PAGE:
Hundreds of Indian Sikhs made a historic pilgrimage to Pakistan to mark the celebration of the 550th birth anniversary of Guru Nanak Dev, the founder of the religion, after a landmark opening of the Kartarpur corridor on Saturday.
Today is the first time since the subcontinent’s partition that Indian Sikh pilgrims can access the Gurdwara Darbar Sahib Kartarpur in Pakistan without first obtaining a visa.
“Generally, people say that God is everywhere. But this walk feels like I’m going to directly seek blessings from Guru Nanak,” Surjit Singh Bajwa told AFP as he walked towards the corridor, crying as he spoke.
The Kartarpur Corridor is a border corridor that links Dera Baba Nanak in Gurdaspur, India, and Gurdwara Darbar Sahib in Kartarpur, Pakistan. It extends 2.5 miles from the international border.
Kartarpur is considered one of the holiest sites under Sikhism, where Guru Nanak is said to have spent the last 18 years of his life. The Kartapur Gurudwara covers 42 acres, making it one of the largest in the world.
Who is Guru Nanak?
Guru Nanak was born into a Hindu family in 1469 in Northern Punjab – now Pakistan since 1947. He was the founder of the Sikh faith and spent his life teaching, writing, and traveling.
Sikhs believe in one god who guides and protects them. They believe life should be led with three principles in mind: honest living and hard work, remembering God always, and sharing your time and wealth with those less fortunate.
Five and a half centuries later, Sikhs number up to 30 million worldwide, with a rich diaspora in places such as Canada, the US and Europe — although the vast majority remain in India.
Previously, Sikh pilgrims from India had to take a bus to Lahore to get to Kartarpur, which is more than a 100-kilometer journey. Those who didn’t have visas used an elevated observation platform constructed on the Indian side to get a view of the holy site in Pakistan through binoculars.
The Partition and displacement of millions
When the partition took place in 1947, millions of lives were left completely shambled, especially those from Punjab and Bengal, the two large states that were most impacted by the country’s division. Several million Sikhs living in parts of Pakistan had to not only leave their lands, livelihoods, and companions to flee to India, they also had to leave behind large parts of their heritage as an undivided Punjab was the ground that Sikhism was founded and flourished on for centuries.
The boiling political tensions between neighbours
For seven decades, Sikhs have been yearning to visit the spiritual sites across the border. In 2000, the two nations agreed to build a bridge to allow visa-free access into the holy site for pilgrimage. However, the corridor, like much else between India and Pakistan, has been hostage to the spiralling bilateral ties. Recent events like the turmoil in Jammu and Kashmir put steps to open the corridor on hold.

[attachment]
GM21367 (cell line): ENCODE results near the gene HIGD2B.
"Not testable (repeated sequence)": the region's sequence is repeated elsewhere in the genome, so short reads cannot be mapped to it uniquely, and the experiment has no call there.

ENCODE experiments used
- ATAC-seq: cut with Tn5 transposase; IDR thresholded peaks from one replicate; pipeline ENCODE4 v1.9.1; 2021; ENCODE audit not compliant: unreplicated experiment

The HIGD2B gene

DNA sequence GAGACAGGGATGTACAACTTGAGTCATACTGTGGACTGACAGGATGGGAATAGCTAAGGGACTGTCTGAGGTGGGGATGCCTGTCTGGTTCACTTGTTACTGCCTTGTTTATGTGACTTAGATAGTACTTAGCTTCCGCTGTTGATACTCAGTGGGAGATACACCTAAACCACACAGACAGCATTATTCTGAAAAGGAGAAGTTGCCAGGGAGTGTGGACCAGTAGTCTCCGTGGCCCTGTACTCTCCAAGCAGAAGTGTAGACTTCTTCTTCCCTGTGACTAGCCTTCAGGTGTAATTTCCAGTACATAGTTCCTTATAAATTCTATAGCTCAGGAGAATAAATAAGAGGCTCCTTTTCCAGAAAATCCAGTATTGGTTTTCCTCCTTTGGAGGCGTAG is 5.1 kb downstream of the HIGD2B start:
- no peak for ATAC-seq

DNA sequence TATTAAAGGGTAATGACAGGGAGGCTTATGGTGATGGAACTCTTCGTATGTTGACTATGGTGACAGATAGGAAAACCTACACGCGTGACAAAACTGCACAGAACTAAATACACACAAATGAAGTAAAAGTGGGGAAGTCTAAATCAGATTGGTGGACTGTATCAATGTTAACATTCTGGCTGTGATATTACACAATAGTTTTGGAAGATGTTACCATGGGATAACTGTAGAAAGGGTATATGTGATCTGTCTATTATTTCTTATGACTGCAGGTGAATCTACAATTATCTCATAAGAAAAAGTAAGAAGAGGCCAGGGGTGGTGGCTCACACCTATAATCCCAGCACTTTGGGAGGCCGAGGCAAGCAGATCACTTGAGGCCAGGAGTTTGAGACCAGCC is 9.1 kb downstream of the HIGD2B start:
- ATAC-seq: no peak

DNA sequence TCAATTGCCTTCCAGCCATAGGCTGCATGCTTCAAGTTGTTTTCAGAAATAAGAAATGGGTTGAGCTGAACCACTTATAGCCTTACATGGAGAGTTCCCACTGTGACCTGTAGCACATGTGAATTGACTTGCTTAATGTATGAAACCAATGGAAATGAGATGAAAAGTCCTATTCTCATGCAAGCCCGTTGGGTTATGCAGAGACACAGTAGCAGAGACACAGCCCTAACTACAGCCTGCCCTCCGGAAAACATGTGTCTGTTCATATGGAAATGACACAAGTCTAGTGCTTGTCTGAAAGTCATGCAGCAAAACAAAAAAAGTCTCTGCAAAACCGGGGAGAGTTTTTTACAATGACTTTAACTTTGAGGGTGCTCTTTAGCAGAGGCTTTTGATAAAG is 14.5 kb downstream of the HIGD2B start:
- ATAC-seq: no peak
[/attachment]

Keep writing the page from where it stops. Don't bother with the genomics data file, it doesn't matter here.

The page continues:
What is visa-free travel?
Visa-free travel is the ability to enter a country without obtaining a visa in advance. This allows travelers to move freely across borders with their passports. Certain countries have agreements with others to allow their citizens to travel there without needing to go through a lengthy visa procedure.
Many high net-worth individuals opt to invest in a second citizenship because the passport they hold requires them to go through visa paperwork when traveling to certain countries – something extremely inconvenient for urgent business trips or health tourism.
The boiling political tensions between neighbours
For seven decades, Sikhs have been yearning to visit the spiritual sites across the border. In 2000, the two nations agreed to build a bridge to allow visa-free access into the holy site. However, the corridor, like much else between India and Pakistan, has been hostage to the spiralling bilateral ties. Recent events like the turmoil in Jammu and Kashmir put steps to open the corridor on hold.
The significance of an open corridor
Against this backdrop, the fact that the corridor has indeed opened now marks a historic occasion. This is important, not only for the Indian Sikh community, but it is also a marvellous booster of morale for devotees of Guru Nanak living in Pakistan.
Speaking at the inauguration ceremony this weekend, Pakistan’s Prime Minister Imran welcomed the Sikh pilgrims to Pakistan.
“There is humanity in the philosophy of Guru Nanak,” he said. “Humanity is what separates human beings from animals. Our God also talks about humanity and our Holy Prophet Muhammad (PBUH) was sent as a mercy for all mankind.”
Among the first pilgrims was former Indian Prime Minister Manmohan Singh, who told Pakistani state media that it was a “big moment”.
Indian Prime Minister Narendra Modi thanked Khan and called the project a “blissful blessing,” saying that the project may help in easing tensions between the two countries.
About 8,000-10,000 pilgrims are expected to arrive from around the world to mark Guru Nanak’s 550th birth anniversary today.
Zahra has written for platforms like CBC News, Brown Girl Magazine, Broadview Magazine, and Narcity Toronto. Her work often centres around topics related to social justice, culture, and travel. She enjoys fondling Spanish on Duolingo, practicing salsa moves in the shower, and talking to strangers on the subway.
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